I’m a member of MENSA and I think it’s okay to put “Member, MENSA” under my interests on my resume. Some of my friends say it’s not okay. What do you think?
– Smarter Than the Average Bear
Dear Smarter Than the Average Bear,
Let’s just cut to the chase here: listing “Member, MENSA” on your résumé is incompatible with attending New York Law School. If you don’t have the IQ or EQ to realize that, somebody needs to revoke your MENSA membership immediately and slash your tires with a Phi Beta Kappa key pin…
As of this writing, Ethan Haines, writer of the UnemployedJD blog, has gone 32 hours without food. I think the kid might be joking, but Haines said he is going on a hunger strike — to convince law schools to be more transparent about the employment options of graduates, before the schools rope them into three years and six figures of debt.
He’s even served official notice of his hunger strike on five law schools, and he’ll put five more on notice today. From his self-styled media advisory:
On August 5, 2010, Ethan Haines, self-designated J.D. Class Representative, emailed an Official Notice of Hunger Strike to administrators of ten randomly selected law schools ranked in the Top 100 of the 2010 U.S. News & World Report’s annual rankings. These schools were selected because they stand to gain the most from keeping the current rankings structure in place.
Ethan intends to bring awareness to the concerns of law students and recent law graduates by having them addressed by law school administrators. Their primary concerns are inaccurate employment statistics, ineffective career counseling, and rising tuition costs. The strike was motivated by a recent American Bar Association (ABA) investigate Report, which concluded that educational leaders are unable to timely combat the adverse affects of U.S. News’ rankings on legal education.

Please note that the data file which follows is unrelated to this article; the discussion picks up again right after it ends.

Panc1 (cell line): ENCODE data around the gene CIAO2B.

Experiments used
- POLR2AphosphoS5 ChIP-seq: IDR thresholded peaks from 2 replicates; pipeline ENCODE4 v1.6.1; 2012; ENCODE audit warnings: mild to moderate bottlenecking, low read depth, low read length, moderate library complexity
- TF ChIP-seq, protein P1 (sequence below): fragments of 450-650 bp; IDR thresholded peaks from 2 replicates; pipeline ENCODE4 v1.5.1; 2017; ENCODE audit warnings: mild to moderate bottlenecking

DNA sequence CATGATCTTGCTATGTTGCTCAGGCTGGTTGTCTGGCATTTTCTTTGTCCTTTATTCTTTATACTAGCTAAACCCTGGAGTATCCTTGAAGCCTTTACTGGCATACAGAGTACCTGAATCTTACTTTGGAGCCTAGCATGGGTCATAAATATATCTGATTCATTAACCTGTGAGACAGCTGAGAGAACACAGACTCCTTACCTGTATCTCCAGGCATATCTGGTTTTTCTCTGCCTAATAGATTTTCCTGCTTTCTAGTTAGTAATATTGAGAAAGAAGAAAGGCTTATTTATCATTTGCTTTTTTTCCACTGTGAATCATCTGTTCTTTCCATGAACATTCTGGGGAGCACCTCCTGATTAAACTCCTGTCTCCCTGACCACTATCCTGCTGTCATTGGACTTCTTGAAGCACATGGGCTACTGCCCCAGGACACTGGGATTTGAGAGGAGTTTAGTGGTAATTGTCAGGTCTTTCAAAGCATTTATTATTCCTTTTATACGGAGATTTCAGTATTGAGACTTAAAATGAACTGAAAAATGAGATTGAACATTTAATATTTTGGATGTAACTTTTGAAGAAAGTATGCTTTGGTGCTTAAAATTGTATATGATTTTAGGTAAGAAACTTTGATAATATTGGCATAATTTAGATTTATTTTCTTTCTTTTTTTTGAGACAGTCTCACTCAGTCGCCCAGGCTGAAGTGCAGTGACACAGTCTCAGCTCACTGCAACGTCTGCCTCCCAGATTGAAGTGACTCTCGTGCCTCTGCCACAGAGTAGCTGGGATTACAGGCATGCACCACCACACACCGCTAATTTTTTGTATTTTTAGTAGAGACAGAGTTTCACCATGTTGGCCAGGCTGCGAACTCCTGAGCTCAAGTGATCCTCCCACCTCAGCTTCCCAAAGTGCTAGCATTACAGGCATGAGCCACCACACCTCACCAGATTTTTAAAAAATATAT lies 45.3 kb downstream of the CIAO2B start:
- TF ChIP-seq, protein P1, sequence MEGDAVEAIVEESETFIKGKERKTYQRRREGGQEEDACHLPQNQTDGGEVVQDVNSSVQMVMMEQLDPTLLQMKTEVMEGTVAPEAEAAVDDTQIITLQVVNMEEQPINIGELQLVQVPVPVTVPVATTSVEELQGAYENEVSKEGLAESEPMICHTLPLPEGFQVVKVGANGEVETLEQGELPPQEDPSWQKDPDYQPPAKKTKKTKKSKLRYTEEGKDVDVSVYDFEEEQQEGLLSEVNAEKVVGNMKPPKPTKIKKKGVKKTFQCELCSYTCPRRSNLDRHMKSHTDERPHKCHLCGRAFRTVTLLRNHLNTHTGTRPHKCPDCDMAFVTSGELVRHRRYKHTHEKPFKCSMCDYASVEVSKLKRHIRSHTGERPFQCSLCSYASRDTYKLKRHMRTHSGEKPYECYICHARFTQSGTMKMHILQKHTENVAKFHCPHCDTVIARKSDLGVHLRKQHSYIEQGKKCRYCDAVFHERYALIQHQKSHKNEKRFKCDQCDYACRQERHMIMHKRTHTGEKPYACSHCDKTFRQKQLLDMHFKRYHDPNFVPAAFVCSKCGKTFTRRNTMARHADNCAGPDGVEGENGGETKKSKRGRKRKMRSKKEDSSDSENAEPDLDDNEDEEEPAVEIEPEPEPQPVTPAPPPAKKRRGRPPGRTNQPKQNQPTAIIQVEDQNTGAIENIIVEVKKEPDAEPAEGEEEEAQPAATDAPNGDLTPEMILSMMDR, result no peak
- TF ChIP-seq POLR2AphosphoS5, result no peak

It’s a worthy cause, even if Haines’s methods seem a little tongue-in-cheek. At the very least, unemployed law graduates with mountains of debt don’t have a lot of spare money lying around for food. Might as well put all those hunger pains to good use.
And maybe he’s not joking? Like all legitimate hunger strikers, Haines has a list of demands…
It’s early August. Law students are getting ready to go back to school. And some students — lucky or unlucky, you be the judge — are going back earlier than others, to work on their schools’ law reviews.
Over the summer, rising 2Ls around the country received the rather important news: whether they made it on to their school’s law review. Serving on the school’s official law review can involve a lot of work. But it’s generally regarded as worth it, in terms of the prestige / résumé boost, intrinsic value of the experience, and networking opportunities with current and former editors. If you’ve been selected, congratulations!
New editors of the Harvard Law Review — former home of President Obama and still the nation’s most prestigious law journal, despite various incidents of ridiculousness over the past few years (scroll through our past coverage) — were notified last month, around the week of July 19. The good news was delivered primarily by phone.